What factors shift the Demand Curve? Changes in consumer income-number of consumers-price of RELATED good-expectations-Demographic changes-changes in consumer preference.
 Explain the Law of Supply. Explain the difference between Quantity Supplied and Supply.Positive relationship between price and amount of good supplied. QS is price and moves along curve, Supply is everything else and complete shift in curve.
 What does the term “elastic demand” mean? “Inelastic demand”? What factors determine elasticity of demand? How does an inelastic curve appear on the model? An elastic curve?Elasticity of demand is change in QD when price is changed. If it changes a lot it is elastic and visa-versa. The steeper the curve the less elastic.
 What does the term “elastic supply” mean? “inelastic supply”? What factors determine elasticity of supply? How does an inelastic curve appear on the model? An elastic curve?Elasticity of supply is sentitivity of QS when price changes. If price leads to large change in QS then it is elastic and visa-versa. The steeper the curve, the less elastic.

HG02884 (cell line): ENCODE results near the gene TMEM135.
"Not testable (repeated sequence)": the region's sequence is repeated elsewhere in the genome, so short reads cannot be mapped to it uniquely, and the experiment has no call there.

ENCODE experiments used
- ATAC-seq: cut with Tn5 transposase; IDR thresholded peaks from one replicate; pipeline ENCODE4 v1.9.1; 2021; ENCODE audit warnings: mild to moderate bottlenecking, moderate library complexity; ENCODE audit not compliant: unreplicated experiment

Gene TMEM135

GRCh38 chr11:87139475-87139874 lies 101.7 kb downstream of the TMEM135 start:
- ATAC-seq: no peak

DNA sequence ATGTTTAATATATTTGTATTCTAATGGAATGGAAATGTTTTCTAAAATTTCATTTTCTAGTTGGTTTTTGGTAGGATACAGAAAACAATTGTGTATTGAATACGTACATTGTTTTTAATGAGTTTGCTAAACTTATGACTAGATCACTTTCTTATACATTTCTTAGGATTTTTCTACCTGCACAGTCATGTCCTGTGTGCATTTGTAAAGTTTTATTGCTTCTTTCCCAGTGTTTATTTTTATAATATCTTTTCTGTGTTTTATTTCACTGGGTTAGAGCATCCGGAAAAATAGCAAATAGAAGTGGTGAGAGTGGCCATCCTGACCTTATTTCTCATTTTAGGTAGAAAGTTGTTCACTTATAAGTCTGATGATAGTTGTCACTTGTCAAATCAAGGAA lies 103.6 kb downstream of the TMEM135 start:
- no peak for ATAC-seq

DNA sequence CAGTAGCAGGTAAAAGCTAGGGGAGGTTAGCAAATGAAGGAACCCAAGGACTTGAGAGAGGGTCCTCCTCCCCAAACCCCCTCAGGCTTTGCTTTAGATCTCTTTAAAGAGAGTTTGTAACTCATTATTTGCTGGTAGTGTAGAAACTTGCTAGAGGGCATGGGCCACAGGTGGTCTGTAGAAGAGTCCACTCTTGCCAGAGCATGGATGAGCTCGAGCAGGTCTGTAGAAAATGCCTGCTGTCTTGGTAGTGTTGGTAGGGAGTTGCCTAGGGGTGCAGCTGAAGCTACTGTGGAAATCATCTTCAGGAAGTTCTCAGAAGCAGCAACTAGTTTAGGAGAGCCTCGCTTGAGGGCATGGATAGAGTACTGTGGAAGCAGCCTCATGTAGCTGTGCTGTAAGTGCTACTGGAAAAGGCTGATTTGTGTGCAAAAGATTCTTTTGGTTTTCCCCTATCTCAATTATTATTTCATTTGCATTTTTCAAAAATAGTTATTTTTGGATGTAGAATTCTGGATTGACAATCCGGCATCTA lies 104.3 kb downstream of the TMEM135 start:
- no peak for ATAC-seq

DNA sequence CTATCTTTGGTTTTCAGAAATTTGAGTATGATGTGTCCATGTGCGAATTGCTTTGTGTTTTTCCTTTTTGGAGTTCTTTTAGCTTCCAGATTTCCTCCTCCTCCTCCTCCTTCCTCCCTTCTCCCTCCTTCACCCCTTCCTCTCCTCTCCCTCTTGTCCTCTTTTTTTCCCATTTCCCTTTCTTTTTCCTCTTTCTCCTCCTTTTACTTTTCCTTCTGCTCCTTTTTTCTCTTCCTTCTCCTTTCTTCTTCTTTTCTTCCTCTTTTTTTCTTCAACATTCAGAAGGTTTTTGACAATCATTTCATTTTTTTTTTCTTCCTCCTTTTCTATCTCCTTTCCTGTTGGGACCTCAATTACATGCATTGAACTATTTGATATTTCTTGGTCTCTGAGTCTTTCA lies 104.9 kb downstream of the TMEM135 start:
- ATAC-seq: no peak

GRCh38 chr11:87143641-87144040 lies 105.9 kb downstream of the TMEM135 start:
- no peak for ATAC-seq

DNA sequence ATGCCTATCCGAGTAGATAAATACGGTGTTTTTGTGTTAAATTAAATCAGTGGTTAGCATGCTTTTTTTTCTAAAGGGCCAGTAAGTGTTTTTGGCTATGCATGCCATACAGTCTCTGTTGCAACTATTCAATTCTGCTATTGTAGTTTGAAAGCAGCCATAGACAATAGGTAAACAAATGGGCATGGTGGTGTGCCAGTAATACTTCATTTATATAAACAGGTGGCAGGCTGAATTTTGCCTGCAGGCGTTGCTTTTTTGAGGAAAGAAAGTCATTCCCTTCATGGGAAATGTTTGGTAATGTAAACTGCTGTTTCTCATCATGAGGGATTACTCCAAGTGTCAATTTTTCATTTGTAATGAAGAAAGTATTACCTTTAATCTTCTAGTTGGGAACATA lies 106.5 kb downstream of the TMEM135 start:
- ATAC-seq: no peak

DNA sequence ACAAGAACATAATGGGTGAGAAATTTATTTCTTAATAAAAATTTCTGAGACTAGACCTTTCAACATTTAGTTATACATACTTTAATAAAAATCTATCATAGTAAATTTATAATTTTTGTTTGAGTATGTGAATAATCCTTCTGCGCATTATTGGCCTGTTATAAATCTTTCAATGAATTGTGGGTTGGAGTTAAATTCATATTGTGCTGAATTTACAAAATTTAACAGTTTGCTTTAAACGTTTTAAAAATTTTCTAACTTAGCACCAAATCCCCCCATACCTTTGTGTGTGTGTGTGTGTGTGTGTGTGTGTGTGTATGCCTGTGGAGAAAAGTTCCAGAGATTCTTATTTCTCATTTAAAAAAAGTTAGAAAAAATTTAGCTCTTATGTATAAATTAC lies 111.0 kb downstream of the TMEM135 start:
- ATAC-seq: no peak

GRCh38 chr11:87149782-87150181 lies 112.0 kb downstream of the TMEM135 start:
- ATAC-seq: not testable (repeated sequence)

What factors shift the Supply Curve?Changes in resource prices- Technology – Taxes- and Elements of nature and political disruption
 What constitutes market equilibrium? Is the market “efficient” at equilibrium? Why or why notMarket equilibrium is where QD and QS meet. Market is efficient at equilibrium because there is no excess supply or demand.
 How market prices are determined?Price is determined where QS = QD and its relation to #of goods at a particular price.